Next, she takes an egg and — muttering Chatín wisdom to herself — rubs it over my shoulders and back and face and forehead. I want to feel something holy, something spiritual, but all I can think about is the blast from the local vocena coming through the room. Small villages here, lacking newspapers and radio stations, use loudspeakers to get messages out about food for sale, government directives, rare telephone calls, and emergencies. In this case, a very noisy woman is broadcasting, in terrible fidelity, the fact that she has pollo destacado — fresh, disjointed chicken — for sale.
After twenty minutes of rubbing and incantations, the witch tells her granddaughter to explain to me that I am done, that I am not to bathe until the next morning, and that I’m to pay her fifty pesos (about five dollars). Since I have no change, I give her one hundred pesos, which will probably drive up the going rate for witch-cures for this part of Oaxaca over the foreseeable future.
On the way home, I ask Fermín why the old lady spat on the floor as she was rubbing her revolting concoction all over me. “She was spitting out the chingaderas —” the shit — “that she found in your body,” he tells me. He says he’s seen brujas spit out splinters, pieces of wood, and even rocks that they extracted from their patients.
When I get back to my place, I try to take a nap, but the mixture of Vicks Vaporub and mescal and tiny leaves and buds and miscellaneous plant spikes makes me so itchy and wriggly and stinky that I can’t sleep. After a few hours of this, I say to hell with her instructions and take a shower. And that’s when my troubles begin.
That night, I sleep, as usual, from ten until about three. Then I wake up, and nothing — not pills, meditation, self-hypnosis, or appeals to the great Chatín gods — can get me back to sleep. Since I truncated my curandera’s cure, I figure, she has truncated my sleep. Over the next few days, my insomnia is worse than ever. At least, pre-bruja, I could usually coax myself back to sleep. But now: nothing doing. I toss and turn, and, just as I am about to drop off, I hear this Chatín muttering in my ear, “You’re trying to go to sleep” — which immediately brings me wide awake.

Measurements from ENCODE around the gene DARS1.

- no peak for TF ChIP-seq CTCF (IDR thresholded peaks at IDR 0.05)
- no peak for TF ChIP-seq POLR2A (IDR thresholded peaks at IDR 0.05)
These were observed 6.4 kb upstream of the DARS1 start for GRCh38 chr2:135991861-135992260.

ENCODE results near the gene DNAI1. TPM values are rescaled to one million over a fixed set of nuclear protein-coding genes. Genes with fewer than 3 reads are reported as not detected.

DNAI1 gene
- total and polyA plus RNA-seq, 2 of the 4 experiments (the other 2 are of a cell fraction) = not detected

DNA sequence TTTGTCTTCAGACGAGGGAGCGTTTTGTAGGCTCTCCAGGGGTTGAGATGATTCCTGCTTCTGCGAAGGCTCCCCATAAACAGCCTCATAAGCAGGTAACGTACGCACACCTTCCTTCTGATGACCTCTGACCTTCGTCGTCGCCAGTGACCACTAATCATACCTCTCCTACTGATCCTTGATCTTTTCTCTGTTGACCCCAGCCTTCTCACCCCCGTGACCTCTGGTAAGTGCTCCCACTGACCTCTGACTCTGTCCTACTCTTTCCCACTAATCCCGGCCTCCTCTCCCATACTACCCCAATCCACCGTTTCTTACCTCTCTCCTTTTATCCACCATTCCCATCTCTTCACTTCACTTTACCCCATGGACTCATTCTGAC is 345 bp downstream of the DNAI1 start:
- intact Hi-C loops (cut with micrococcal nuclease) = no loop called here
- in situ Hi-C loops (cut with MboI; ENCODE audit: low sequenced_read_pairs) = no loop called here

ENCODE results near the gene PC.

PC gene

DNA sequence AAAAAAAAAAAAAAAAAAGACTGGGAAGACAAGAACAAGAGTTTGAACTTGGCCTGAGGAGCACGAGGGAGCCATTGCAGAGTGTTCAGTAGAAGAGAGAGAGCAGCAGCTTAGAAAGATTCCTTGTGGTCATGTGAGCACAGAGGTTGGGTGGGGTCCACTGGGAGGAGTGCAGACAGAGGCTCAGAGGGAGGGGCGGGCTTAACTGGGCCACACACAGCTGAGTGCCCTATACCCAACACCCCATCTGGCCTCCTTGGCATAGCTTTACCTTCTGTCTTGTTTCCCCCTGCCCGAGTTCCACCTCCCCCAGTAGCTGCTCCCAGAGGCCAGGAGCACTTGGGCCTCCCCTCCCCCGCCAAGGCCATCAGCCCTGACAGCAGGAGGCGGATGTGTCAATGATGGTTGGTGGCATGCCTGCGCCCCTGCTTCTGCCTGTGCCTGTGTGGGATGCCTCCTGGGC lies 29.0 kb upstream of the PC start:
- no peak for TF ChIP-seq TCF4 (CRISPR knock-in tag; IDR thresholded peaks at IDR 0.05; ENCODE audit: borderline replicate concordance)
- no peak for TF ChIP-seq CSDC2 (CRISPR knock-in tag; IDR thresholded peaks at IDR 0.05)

I go to my buddy Anna for advice. She grew up in Sweden but has lived here since 1980. When my world falls apart, as it does from time to time, she helps to put it — and me — back together.
Anna says that if you believe in witchcraft, it works. “It’ s powerful stuff,” she tells me. “But don’t worry about your sleep. It’ll come back.” These remedies always need a few days to take hold, she explains. She also offers me her witch’s services, in case I have other problems I want to address.
And Anna is right. Soon enough, sleep begins to envelop me. I’m ecstatic. Nine, ten hours a night of pure, unfettered, restful sleep — the best I’ve had in years. I consider contacting the American Sleep Disorder Society and getting it to tell its members to drop their doctors and their pills and come to Oaxaca so I can put them in touch with my sweet old lady of the mountains. I’m even thinking of learning Chatín so I can get her to tell me how the hell she does it. Can you see me running my own hometown sleep clinic with this magic in my pocket?
And this sets me to thinking: How about . . . the Big One? In 1952, my body went from age eighteen to age seventy-five, overnight. They came at me with their neurological weed-whacker, dove right in and frazzled out all my nerves. The first year I couldn’t sit up. The second, I couldn’t walk. After that, it was braces and crutches and orthopedic corsets full time. Cars with hand controls. Houses without stairs. No climbing the mountains again, walking the meadows, wading the clear streams, running the white beaches — never to dive free into the dark waters again.
So what would happen if I went back to the witch, and when she asked me what I wanted, I said, very casually, “Well, you see, I haven’t been able to walk since 1952. I know it’s a lot to ask, but I was thinking that . . . you know . . . maybe you could . . .”
I mean, hell, if she can handle simple sleep disorders, what might she do with paralyzed-for-life? My sweet old Chatín of the mountains.